Tuberculosis has been an age-old scourge for Filipinos, killing 14,000 in 2015 (according to data from the Department of Health, while the World Health Organization’s estimate is 22,000 in 2016) and putting the Philippines fourth on the WHO list of countries with high TB incidence. Fighting it hasn’t been easy. “Superbugs” or bacteria that have become resistant to existing first-line drugs have emerged due to inappropriate use of medicines, incorrect prescription, or failure to complete the treatment program. Some anti-TB medicines also cause serious side effects.
Filipino scientists have thus been looking for newer and more effective compounds against multi-drug resistant tuberculosis or MDR-TB and extensively drug-resistant tuberculosis or XDR-TB, among other superbugs.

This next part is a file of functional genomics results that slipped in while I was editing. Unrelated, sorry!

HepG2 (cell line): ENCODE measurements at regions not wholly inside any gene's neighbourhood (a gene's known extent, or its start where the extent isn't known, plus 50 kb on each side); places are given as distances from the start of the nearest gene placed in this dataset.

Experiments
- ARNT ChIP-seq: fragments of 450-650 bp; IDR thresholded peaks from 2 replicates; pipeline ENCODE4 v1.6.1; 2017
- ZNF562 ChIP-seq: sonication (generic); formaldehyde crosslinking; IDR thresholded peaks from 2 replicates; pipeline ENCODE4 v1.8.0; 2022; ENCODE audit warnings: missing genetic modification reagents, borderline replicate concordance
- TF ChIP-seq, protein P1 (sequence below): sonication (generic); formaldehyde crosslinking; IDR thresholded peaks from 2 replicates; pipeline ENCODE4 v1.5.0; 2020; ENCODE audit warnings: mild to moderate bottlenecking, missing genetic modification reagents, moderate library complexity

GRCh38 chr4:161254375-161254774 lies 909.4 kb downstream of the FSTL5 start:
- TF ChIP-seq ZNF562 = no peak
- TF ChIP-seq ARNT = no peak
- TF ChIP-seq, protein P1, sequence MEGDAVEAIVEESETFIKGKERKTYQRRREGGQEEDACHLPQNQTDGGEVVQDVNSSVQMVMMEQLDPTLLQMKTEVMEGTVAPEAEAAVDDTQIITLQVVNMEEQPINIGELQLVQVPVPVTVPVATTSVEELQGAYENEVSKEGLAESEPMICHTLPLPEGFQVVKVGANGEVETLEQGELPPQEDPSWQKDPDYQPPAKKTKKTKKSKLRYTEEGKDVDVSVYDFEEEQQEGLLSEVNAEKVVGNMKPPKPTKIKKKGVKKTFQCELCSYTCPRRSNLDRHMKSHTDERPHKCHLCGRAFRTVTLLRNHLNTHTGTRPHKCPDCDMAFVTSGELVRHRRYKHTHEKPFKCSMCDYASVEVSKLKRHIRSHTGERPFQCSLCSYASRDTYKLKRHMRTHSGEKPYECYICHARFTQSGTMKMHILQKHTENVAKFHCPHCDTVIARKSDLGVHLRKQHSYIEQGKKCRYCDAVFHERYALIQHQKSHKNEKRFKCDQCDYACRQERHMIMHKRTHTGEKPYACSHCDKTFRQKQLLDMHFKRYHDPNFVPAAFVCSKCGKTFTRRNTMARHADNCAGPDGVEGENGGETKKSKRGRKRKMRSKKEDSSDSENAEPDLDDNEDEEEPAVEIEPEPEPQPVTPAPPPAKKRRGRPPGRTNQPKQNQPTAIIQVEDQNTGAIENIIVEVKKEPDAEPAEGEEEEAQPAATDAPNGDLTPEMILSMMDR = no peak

Drug development is a long and expensive process. But in UP, computer-aided drug discovery and development (CADDD) is now helping to reduce the time and cost of drug discovery.
In 2012, a UP research team embarked on a project pioneering the use of computers in discovering new compounds for the treatment of TB. The project was supported until August 2017 by the Office of the Vice President for Academic Affairs (OVPAA) of the UP System under the Emerging Inter-Disciplinary Research (EIDR) program.
Out of around 5 million compounds screened virtually in the computer laboratory set up in UP Manila, the researchers were able to test around a hundred compounds, and then filter down the number of top hits to around ten active compounds, from which three were considered very promising.
The project has officially ended, but according to project leader Junie B. Billones, PhD, a professor in Chemistry at the Department of Physical Sciences and Mathematics of the College of Arts and Sciences (DPSM-CAS), the work goes on. The computational lab for drug discovery, including the software and computers they used, are still there for UP students and researchers to use.
This breakthrough project proved that Filipinos can perform cutting-edge drug discovery and that UP researchers can match what those in universities abroad, with more advanced facilities and equipment, are doing.